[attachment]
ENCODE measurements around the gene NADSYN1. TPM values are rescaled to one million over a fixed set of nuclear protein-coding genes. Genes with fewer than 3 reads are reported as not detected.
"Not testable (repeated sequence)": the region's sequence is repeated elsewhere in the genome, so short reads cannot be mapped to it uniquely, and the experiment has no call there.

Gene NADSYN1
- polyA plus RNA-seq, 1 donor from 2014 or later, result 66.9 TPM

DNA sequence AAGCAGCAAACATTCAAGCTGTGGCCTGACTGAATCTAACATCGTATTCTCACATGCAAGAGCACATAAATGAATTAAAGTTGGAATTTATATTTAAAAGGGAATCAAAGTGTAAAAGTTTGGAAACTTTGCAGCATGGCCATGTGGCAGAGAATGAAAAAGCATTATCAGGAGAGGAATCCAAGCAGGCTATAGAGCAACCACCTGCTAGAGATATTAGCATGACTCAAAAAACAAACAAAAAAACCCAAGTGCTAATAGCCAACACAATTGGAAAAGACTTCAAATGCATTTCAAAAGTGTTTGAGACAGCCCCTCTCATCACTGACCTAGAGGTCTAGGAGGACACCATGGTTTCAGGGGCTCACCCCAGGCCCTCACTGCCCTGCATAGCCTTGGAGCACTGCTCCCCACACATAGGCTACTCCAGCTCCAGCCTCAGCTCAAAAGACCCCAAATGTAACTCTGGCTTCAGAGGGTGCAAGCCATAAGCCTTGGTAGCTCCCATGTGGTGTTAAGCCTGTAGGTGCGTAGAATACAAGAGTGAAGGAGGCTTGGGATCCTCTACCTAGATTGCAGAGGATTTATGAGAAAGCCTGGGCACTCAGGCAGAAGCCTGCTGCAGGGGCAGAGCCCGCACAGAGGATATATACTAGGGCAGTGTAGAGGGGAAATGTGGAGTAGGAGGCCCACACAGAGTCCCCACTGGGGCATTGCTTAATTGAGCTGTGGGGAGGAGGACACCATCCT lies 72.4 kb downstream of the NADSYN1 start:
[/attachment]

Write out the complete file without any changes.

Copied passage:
ENCODE measurements around the gene NADSYN1. TPM values are rescaled to one million over a fixed set of nuclear protein-coding genes. Genes with fewer than 3 reads are reported as not detected.
"Not testable (repeated sequence)": the region's sequence is repeated elsewhere in the genome, so short reads cannot be mapped to it uniquely, and the experiment has no call there.

Gene NADSYN1
- polyA plus RNA-seq, 1 donor from 2014 or later, result 66.9 TPM

DNA sequence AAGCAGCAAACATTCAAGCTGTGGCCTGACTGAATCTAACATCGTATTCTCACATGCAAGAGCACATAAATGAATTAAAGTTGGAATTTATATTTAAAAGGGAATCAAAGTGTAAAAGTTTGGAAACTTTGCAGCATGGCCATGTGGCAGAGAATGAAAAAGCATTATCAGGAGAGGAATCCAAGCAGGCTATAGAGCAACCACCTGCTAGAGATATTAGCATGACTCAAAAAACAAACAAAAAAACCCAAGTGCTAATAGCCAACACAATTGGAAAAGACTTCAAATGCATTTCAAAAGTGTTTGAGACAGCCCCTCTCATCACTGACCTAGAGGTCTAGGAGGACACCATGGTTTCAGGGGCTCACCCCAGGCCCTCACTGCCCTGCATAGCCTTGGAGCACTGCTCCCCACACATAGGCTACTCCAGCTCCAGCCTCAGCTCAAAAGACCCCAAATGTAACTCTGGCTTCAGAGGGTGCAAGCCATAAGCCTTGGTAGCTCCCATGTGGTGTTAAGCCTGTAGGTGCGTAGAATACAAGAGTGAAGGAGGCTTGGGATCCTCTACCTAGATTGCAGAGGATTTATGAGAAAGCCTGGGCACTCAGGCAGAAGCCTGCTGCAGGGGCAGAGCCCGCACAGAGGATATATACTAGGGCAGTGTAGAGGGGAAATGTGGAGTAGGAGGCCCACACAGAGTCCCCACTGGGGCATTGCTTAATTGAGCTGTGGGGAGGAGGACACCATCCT lies 72.4 kb downstream of the NADSYN1 start: